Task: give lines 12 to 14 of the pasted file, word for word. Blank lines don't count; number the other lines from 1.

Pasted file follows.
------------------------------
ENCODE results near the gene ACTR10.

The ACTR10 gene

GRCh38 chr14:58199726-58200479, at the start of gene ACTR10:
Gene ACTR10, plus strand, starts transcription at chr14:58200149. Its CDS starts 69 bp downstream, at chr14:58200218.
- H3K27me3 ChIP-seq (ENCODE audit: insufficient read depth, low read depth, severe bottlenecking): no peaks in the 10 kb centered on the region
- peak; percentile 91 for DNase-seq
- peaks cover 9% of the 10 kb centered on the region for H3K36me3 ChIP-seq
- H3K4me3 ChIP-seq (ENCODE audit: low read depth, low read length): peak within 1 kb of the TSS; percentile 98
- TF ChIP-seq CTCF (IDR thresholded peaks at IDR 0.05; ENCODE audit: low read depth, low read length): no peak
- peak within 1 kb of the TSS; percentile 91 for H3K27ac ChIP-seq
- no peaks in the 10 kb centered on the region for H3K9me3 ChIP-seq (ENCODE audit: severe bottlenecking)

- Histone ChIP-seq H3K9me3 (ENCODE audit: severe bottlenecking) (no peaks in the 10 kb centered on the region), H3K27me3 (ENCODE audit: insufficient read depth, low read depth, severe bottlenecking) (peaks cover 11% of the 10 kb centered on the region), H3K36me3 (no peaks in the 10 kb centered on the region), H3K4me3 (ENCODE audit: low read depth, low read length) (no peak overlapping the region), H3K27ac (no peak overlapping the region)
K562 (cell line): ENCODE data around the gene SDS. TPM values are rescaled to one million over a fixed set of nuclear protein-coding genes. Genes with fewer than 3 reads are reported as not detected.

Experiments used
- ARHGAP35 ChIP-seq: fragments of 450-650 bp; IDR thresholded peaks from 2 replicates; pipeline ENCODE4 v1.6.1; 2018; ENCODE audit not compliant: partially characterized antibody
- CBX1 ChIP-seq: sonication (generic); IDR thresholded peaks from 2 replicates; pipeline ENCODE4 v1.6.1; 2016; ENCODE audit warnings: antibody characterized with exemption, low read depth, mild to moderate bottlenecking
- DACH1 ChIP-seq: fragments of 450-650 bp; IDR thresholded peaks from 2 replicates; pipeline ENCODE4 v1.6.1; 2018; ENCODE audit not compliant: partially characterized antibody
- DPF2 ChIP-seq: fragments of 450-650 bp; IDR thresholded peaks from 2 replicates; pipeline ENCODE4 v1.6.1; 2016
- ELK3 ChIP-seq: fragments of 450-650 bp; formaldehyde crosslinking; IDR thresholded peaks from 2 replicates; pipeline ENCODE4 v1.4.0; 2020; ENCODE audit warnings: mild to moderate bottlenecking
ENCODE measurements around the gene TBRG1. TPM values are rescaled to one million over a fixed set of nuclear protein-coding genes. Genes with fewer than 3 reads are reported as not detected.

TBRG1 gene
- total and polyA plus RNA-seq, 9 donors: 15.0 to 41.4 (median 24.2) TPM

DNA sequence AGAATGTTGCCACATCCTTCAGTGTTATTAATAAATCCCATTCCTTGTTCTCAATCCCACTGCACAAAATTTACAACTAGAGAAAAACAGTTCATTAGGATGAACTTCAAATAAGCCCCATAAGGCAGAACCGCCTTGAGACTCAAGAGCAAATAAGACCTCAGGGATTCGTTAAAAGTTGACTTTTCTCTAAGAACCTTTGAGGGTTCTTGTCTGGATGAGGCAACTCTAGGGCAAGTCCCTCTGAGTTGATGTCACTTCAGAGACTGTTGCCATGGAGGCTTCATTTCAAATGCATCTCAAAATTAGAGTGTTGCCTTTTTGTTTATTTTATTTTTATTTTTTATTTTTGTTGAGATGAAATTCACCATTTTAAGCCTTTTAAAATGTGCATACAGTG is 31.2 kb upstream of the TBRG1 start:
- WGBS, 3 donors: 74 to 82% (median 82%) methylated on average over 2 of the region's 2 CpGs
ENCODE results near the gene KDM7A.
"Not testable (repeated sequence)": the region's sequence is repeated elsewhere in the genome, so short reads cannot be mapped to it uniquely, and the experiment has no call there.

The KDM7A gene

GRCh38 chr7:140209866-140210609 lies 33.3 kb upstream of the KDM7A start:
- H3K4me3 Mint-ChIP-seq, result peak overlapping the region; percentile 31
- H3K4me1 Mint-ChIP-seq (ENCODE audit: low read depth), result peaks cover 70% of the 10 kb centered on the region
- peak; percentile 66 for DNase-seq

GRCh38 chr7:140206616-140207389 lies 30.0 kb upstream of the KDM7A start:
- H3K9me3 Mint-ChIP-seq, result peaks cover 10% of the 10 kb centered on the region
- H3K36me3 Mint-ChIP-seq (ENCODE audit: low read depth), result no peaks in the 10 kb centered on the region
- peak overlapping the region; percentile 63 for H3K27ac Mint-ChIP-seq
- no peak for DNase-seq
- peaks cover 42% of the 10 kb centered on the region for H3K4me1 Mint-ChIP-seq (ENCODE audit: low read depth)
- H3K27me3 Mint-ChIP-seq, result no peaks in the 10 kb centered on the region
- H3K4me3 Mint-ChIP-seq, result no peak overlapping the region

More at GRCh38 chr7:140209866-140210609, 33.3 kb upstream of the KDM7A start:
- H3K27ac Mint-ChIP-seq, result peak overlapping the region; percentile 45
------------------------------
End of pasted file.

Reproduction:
- Histone ChIP-seq H3K9me3 (ENCODE audit: severe bottlenecking) (no peaks in the 10 kb centered on the region), H3K27me3 (ENCODE audit: insufficient read depth, low read depth, severe bottlenecking) (peaks cover 11% of the 10 kb centered on the region), H3K36me3 (no peaks in the 10 kb centered on the region), H3K4me3 (ENCODE audit: low read depth, low read length) (no peak overlapping the region), H3K27ac (no peak overlapping the region)
K562 (cell line): ENCODE data around the gene SDS. TPM values are rescaled to one million over a fixed set of nuclear protein-coding genes. Genes with fewer than 3 reads are reported as not detected.

Experiments used